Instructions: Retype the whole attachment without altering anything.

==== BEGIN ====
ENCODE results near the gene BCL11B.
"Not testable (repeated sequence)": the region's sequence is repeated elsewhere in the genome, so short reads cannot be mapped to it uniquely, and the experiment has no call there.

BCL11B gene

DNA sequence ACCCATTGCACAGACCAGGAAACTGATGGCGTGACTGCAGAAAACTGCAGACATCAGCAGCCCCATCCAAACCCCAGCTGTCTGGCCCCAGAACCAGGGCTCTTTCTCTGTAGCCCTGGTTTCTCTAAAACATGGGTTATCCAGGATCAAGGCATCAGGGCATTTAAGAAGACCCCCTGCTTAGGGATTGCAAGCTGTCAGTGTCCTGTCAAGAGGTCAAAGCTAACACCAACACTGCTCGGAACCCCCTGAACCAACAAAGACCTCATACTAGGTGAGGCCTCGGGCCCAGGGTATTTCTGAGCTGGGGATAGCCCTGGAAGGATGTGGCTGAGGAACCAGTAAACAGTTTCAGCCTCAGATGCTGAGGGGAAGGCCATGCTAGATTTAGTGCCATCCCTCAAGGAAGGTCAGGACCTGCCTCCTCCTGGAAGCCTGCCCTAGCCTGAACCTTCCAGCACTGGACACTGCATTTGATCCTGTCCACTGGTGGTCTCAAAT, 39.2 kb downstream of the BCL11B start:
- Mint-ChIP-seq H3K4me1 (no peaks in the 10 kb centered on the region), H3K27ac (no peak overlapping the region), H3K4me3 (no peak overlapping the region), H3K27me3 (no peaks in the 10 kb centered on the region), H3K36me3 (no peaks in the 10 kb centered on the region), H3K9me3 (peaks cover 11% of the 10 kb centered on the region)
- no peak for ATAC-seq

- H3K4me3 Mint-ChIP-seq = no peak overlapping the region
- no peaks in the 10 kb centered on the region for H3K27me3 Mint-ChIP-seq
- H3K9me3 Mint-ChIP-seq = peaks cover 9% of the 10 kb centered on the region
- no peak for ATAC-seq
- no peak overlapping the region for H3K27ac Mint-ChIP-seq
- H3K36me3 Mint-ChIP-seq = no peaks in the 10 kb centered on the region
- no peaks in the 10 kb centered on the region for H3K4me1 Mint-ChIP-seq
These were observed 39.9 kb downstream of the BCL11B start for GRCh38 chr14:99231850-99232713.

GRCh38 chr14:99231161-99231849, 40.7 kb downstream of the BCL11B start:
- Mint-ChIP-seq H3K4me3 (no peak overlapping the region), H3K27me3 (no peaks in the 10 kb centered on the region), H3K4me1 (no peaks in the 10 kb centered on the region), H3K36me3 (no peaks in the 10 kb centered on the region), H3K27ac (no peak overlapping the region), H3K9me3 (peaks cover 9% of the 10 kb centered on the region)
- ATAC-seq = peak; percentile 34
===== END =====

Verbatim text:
ENCODE results near the gene BCL11B.
"Not testable (repeated sequence)": the region's sequence is repeated elsewhere in the genome, so short reads cannot be mapped to it uniquely, and the experiment has no call there.

BCL11B gene

DNA sequence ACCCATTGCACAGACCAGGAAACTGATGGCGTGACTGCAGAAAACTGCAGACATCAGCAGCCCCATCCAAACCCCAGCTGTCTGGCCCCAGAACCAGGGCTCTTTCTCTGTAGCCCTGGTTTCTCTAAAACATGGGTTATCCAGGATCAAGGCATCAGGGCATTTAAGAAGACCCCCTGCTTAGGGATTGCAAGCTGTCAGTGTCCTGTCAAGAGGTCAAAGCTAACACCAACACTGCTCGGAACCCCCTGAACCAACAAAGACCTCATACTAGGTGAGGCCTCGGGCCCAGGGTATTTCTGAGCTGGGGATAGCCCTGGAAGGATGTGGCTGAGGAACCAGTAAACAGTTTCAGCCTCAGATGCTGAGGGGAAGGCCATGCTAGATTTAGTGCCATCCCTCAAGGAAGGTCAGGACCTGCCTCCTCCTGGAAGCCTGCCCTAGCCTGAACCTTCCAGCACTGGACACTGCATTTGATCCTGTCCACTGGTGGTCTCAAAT, 39.2 kb downstream of the BCL11B start:
- Mint-ChIP-seq H3K4me1 (no peaks in the 10 kb centered on the region), H3K27ac (no peak overlapping the region), H3K4me3 (no peak overlapping the region), H3K27me3 (no peaks in the 10 kb centered on the region), H3K36me3 (no peaks in the 10 kb centered on the region), H3K9me3 (peaks cover 11% of the 10 kb centered on the region)
- no peak for ATAC-seq

- H3K4me3 Mint-ChIP-seq = no peak overlapping the region
- no peaks in the 10 kb centered on the region for H3K27me3 Mint-ChIP-seq
- H3K9me3 Mint-ChIP-seq = peaks cover 9% of the 10 kb centered on the region
- no peak for ATAC-seq
- no peak overlapping the region for H3K27ac Mint-ChIP-seq
- H3K36me3 Mint-ChIP-seq = no peaks in the 10 kb centered on the region
- no peaks in the 10 kb centered on the region for H3K4me1 Mint-ChIP-seq
These were observed 39.9 kb downstream of the BCL11B start for GRCh38 chr14:99231850-99232713.

GRCh38 chr14:99231161-99231849, 40.7 kb downstream of the BCL11B start:
- Mint-ChIP-seq H3K4me3 (no peak overlapping the region), H3K27me3 (no peaks in the 10 kb centered on the region), H3K4me1 (no peaks in the 10 kb centered on the region), H3K36me3 (no peaks in the 10 kb centered on the region), H3K27ac (no peak overlapping the region), H3K9me3 (peaks cover 9% of the 10 kb centered on the region)
- ATAC-seq = peak; percentile 34